I sit in my car in late afternoon watching sunlight slant
through maple leaves and, stirred by a breeze,
observe how the light dapples
the seat beside me and the dashboard and my own arm.
I would love to be so easily moved as these leaves are moved,
to change and change back again
with so little thought. And having thought that,
I remember how soon the leaves will change utterly,
turning orange and yellow and red and then falling.
I don’t think I want that much change.
One car passes on the main road
and then another. I don’t look up and so they sound
like the same car passing or maybe the same string
of cars, over and over, like carousel horses
going around and around. The last time
I rode a carousel, it made me feel as giddy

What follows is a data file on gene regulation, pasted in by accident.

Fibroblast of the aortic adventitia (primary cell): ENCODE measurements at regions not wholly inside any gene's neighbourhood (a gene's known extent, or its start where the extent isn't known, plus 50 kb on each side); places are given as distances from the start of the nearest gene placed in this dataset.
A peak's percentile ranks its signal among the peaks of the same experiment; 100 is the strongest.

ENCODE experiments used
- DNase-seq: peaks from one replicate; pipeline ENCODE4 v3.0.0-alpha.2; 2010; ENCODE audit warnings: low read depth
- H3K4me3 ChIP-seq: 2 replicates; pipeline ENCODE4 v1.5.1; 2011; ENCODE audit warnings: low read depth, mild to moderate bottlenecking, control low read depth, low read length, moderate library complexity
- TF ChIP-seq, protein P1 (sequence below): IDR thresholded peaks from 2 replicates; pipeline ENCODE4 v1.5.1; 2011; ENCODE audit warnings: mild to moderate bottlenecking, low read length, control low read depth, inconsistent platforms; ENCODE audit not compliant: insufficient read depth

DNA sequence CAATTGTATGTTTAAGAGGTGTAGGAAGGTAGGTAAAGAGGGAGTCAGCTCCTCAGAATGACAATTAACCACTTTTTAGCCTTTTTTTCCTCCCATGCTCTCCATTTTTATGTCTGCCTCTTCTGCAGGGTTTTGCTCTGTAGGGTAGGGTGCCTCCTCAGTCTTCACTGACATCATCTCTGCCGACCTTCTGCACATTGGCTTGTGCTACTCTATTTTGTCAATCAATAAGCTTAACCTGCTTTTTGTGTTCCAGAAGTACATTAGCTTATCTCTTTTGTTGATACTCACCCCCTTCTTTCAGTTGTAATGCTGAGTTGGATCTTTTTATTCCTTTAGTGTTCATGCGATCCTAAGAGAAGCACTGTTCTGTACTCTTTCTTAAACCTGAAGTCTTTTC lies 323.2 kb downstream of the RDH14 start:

as a child, as though I had spun backward in time.
Maybe the tree feels the same way each spring,
not thinking, “new leaves,” but, “Oh, here they are again,”
the five fingered maple leaves climbing back
to their old positions. If there’s a God
she must see us at least somewhat like that,
each generation springing up so unsurprisingly,
so exactly like the last. Not that we don’t go unrejoiced
or our love unrequited. But any fool can see
this tree I’ve parked my car beneath
loves being clothed. She quakes in the breeze,
ecstatic as any angel, that full of joy.


  1. The trees in the field clap their hands - the Bible

    This poem makes me want to find your tree and park under it by the side of the road and feel its joy.


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